Old movies show pop walking to the factory, lunch pail in hand. When he got home, dad gave the pail to one of the kids to fill with beer at the corner tavern. In our Rockport house the second floor is used for sleeping and to use the bathroom. The kitchen with perishable food and dish washing, are on the first floor. Because of my mobility challenges, I needed to protect the white rug and safely transport fresh food upstairs and dirty dishes downstairs, so I resurrected my version of the lunch pail. If something spills, it goes into the pail.
I that knew my friend Marty liked my Jeep Liberty. He like it so much he bought the first Jeep Renegade on Cape Ann (Hull No. 1). We took a ’round the Cape ride in his new car last week on one of those Spring Fever days that stirred the instincts of every teenager, only 60 years later.
After not driving since January 2014 because of illness, the fever hit me, hard. Tomorrow I’ll take the shop vac, towel, wax, and Windex to my 2009 “Trail Ready” Liberty. I can’t drive it yet to insure both my safety and that of others, but I can run my hand over the smooth metal as I did with my Dad’s 1956 Buick Special station wagon.
The carved granite African wildlife has been uncovered after a long winter. Big game photographer, our own Marty Luster, adds to his trophy collection with a happy elephant family. Yesterday’s weather was simply stunning.
“Why Me?” That’s the thought that kept racing thru my mind 15 months ago from my hospital bed, tethered by IV tubes, pumps, and very serious medical conditions (cancer, kidney failure, etcetera). That mindset soon changed to: “Why NOT me,” and “Better me than you.” This beautiful morning is a gift. Enjoy it.
Yesterday Janet and I went to a Kentucky Derby party in Boston, ironically hosted by a Derby (family name). My pick, “War Story,” didn’t even merit a mention at the finish. Still, I won big:
The dining room table was populated with a wide variety of hors d’oeuvres and a honking’ honey ham. I discovered I like (can eat) ham sandwiches, vinegar potato salad, marinated mushrooms, a canned oyster, and creamy artichoke dip. I gag from smoked salmon or spicy hot anything. I guess I’m relearning what and how to eat (slowly with small bites). This was a wonderful opportunity expand my menu, be with friends and cheer on my $2 bet. Happy Mothers’ Day and bon appetit!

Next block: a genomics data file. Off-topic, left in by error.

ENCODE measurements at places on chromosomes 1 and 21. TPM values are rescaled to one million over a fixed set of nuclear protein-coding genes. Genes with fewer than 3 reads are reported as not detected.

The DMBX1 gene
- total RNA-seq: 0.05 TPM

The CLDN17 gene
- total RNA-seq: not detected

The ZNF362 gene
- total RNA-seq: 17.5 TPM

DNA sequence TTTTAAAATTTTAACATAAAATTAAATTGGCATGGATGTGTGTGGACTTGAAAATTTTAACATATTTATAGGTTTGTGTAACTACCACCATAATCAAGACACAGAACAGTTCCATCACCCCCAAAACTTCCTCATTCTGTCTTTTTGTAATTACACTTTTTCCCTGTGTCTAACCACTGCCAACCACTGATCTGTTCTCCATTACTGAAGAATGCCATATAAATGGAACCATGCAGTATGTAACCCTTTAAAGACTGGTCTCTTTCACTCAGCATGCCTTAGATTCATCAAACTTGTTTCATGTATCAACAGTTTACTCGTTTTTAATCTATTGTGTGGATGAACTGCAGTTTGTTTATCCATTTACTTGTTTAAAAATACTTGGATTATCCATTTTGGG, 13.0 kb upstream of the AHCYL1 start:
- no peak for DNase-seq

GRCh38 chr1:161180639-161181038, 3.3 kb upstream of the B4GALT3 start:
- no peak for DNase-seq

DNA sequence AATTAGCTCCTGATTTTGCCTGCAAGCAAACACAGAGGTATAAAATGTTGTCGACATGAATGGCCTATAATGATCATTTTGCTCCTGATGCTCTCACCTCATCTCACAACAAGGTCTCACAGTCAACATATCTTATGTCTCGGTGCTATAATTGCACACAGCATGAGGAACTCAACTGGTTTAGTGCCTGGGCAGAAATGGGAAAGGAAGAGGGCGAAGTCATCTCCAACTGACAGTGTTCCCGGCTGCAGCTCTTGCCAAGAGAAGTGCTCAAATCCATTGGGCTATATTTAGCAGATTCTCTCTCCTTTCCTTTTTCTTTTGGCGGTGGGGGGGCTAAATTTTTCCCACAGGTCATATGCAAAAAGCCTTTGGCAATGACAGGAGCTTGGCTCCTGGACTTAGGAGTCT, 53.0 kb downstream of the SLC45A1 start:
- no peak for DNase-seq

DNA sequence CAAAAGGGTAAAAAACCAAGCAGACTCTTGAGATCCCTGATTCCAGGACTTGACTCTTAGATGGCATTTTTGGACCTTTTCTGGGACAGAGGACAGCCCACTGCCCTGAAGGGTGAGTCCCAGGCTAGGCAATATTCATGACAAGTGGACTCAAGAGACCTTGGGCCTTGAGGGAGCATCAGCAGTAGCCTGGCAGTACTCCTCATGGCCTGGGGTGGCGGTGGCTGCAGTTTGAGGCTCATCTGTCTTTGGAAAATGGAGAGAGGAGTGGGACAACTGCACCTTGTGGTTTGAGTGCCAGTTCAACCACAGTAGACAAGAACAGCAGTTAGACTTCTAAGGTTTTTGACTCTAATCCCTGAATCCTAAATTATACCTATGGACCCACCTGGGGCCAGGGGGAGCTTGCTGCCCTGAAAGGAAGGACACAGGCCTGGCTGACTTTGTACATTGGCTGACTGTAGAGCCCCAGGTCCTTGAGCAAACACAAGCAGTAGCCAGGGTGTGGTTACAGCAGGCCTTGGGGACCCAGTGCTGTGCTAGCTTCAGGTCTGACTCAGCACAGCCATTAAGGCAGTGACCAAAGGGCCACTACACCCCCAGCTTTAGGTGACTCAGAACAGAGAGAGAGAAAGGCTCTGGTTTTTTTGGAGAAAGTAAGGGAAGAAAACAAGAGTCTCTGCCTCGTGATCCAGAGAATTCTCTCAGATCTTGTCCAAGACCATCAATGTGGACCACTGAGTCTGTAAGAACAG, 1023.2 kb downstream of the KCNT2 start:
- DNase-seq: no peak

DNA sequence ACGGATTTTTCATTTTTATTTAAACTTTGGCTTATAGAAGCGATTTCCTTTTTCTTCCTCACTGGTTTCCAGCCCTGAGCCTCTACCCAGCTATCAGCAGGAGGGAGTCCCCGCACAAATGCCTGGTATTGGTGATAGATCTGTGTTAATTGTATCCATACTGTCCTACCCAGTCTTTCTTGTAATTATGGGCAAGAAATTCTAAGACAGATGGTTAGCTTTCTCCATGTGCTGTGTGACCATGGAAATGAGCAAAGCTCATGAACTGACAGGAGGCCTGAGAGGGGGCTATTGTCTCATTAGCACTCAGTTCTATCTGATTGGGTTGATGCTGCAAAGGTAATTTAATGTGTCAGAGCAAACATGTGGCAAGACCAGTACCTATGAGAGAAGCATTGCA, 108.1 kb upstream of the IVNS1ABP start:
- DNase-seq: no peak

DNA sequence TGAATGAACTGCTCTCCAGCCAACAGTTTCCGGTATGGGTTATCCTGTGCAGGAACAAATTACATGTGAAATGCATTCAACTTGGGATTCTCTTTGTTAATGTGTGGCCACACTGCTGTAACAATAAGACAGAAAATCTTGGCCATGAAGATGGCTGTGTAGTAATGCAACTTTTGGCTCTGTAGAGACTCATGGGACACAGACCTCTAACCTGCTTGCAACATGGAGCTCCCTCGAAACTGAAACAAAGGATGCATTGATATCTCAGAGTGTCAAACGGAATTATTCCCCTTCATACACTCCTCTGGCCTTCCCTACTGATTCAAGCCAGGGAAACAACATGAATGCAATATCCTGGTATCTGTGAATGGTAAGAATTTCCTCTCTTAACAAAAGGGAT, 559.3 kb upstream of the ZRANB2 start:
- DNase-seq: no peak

Fred can finally chew and eat a modest amount of normal food, sans Thrush. I weigh 148 lbs, probably what I weighed in 6th grade in1962. I’m munching all the time now. This was the “Breakthrough Day.” For the first time in10 days, I can swallow food and water without pain. Just give me fatty foods, please…
I spent half an hour with the AGH hospital Dietician today, and finally understood how to efficiently hydrate and fatten up my boney body: mayo slathered into tuna or chicken salad; biscuits with real butter and jam with a scrambled egg; full fat ice cream with syrup. There are 8 pages of healthy dishes for folks like me, and I can’t wait to dig in with my new found knowledge. Bon Appetit!
I’m still a fickle eater and choking when I eat the wrong things. Yesterday, I ate 1/3 small bowl of Mac & Cheese! Getting there according to plan to rid me of Oral Thrush.
Without the marathon hydration IV I got at AGH on Thursday, I’d probably be hospitalized or fondly remembered. So I called Oncology for advice on how to best take care of myself over this weekend. One of the nurses told me to drink at least 4 ounces of water or juice every hour. Four ounces is the size of a small cup of Italian ice. She also suggested trying to eat mashed potatoes, pop sickles, and also ice cream. “If you stand up and feel dizzy or like passing out, go right to the ER,” she warned. I’m following all directions. Tomorrow, Saturday, I’ll not open the gallery, as walking in my weakened state is very difficult.
I went to see Dr. McIntyre at the AGH Oncology Clinic this morning. I weighed in at 148 lbs, dangerously 100 lbs less than the weight of old Big Fred. After some listening and probing, Dr. Mac looked in my mouth and said: “You’ve got thrush! I’ll prescribe some medication, and it should be gone in a week.”